A team of Japanese scientists managed to successfully breed a type of salmon using surrogate parents of different species. Their discovery, presented on Tuesday, could help preserve the endangered creatures, according to the chief researcher.
Researchers froze the testes of the yamame salmon, a fish indigenous to Japan that lives its entire life in rivers, before extracting primordial germ cells and implanting them into otherwise sterile rainbow trout hatchlings.
“The eggs and sperm can be fused in vitro to produce a healthy yamame salmon”, said Goro Yoshizaki at Tokyo University of Marine Science and Technology.
“As far as these kinds of trout and salmon are concerned, I can say this methodology is complete, and we can recreate sperm and eggs, and individuals, of the original species any time,” Yoshizaki added.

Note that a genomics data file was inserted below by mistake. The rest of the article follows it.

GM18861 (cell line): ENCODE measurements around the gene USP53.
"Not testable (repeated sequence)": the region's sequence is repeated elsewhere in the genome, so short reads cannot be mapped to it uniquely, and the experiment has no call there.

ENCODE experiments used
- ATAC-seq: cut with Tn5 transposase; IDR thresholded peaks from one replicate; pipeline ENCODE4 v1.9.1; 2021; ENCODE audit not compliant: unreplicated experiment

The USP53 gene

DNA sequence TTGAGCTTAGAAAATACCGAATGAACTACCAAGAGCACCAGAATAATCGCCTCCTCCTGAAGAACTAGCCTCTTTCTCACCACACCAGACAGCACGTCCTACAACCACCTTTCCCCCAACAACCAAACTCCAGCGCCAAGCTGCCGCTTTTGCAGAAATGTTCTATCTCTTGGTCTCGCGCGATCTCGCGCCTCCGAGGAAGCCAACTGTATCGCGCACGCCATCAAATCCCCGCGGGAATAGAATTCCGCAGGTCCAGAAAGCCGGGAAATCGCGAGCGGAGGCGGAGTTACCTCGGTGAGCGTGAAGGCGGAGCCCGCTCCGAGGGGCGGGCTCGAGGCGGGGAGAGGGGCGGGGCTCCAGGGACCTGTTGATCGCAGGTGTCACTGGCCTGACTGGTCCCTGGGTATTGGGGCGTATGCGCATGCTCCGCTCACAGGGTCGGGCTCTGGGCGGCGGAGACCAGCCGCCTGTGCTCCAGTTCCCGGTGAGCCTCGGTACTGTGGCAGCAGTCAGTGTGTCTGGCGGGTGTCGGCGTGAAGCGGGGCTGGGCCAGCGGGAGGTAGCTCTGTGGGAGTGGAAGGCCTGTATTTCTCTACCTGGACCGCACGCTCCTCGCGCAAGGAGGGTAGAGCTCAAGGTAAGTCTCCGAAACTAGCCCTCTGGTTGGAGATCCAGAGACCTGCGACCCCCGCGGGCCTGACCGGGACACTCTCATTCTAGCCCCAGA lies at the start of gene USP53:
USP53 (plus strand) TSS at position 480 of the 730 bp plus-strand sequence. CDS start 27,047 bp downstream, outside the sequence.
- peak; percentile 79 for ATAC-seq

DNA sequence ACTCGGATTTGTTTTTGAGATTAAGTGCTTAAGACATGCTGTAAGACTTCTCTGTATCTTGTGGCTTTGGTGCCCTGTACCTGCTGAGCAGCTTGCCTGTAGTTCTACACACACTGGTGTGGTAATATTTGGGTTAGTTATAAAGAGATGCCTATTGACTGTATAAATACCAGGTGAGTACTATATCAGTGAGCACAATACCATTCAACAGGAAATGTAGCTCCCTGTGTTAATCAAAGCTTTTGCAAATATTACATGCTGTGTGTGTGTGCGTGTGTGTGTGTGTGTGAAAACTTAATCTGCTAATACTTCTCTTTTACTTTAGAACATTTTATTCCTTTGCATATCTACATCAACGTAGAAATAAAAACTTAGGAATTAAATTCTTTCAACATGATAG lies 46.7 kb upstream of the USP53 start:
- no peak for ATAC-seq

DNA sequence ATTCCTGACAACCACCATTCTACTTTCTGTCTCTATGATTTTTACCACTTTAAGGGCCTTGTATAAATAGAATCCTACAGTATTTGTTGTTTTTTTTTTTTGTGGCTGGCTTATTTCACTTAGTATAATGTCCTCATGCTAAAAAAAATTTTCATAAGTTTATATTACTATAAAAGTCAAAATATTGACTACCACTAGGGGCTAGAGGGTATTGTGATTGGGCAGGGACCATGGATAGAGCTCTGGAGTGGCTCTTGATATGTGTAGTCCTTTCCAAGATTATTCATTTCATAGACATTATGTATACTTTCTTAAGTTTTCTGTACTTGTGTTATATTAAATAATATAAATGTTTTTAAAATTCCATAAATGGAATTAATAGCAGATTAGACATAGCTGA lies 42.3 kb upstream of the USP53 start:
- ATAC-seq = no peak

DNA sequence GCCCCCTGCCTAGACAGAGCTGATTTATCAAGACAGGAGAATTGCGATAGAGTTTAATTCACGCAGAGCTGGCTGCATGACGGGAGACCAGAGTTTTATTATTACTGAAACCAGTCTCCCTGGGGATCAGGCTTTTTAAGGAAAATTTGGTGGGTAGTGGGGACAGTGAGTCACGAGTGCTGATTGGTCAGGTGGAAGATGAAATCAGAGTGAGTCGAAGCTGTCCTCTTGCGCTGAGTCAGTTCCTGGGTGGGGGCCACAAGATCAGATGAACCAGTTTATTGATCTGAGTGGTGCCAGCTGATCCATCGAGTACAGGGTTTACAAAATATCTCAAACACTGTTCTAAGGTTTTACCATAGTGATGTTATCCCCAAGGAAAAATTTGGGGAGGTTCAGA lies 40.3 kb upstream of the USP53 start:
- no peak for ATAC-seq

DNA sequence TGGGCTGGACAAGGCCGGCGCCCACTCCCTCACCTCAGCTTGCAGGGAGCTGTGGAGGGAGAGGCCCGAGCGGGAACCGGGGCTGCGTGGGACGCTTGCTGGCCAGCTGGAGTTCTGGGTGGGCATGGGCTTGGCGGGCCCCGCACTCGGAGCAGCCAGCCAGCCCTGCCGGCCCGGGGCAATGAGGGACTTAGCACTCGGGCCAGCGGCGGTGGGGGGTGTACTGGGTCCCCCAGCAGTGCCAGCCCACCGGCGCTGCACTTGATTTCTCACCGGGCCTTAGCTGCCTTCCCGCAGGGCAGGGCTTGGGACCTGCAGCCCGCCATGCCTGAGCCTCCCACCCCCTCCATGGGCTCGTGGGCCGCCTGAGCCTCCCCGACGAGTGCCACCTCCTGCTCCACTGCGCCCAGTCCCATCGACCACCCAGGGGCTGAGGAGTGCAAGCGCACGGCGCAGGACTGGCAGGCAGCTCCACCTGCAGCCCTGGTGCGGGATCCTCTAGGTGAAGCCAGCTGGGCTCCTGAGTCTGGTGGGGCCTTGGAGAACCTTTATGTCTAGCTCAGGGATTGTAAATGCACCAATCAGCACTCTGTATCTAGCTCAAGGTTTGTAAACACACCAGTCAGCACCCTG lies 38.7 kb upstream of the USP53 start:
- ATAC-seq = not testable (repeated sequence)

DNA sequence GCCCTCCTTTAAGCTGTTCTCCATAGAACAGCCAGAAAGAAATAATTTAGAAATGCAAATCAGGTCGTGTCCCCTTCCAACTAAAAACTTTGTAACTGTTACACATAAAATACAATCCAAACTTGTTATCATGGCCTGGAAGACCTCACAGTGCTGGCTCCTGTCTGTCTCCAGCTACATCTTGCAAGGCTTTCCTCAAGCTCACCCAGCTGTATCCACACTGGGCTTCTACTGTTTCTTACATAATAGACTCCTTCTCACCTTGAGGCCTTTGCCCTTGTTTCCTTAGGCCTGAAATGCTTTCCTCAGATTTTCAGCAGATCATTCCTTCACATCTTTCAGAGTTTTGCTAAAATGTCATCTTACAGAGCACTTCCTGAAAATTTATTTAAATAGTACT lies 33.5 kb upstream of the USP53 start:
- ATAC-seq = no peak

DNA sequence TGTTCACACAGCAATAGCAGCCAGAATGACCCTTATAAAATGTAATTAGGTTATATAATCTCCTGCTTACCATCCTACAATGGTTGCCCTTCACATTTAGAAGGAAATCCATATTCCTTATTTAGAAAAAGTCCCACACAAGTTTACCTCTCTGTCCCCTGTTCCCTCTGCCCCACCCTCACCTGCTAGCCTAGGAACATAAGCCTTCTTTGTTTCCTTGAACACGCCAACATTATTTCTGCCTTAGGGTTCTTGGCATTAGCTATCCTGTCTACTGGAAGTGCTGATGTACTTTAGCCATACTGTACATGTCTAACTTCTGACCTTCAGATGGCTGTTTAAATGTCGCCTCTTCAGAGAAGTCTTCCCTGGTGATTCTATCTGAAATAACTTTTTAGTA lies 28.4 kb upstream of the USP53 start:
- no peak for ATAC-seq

“We have confirmed the technology can also apply to tiger pufferfish as well,” he said, referring to the popular – but poisonous – Japanese delicacy.
The scientists would like to see if the same breeding process is also possible in amphibians.
“I want to upgrade one class to another so that this technology can be applied eventually to reptiles and mammals,” he said. “But the hurdle is still high because the sets of genes are much more different between male and female mammals.”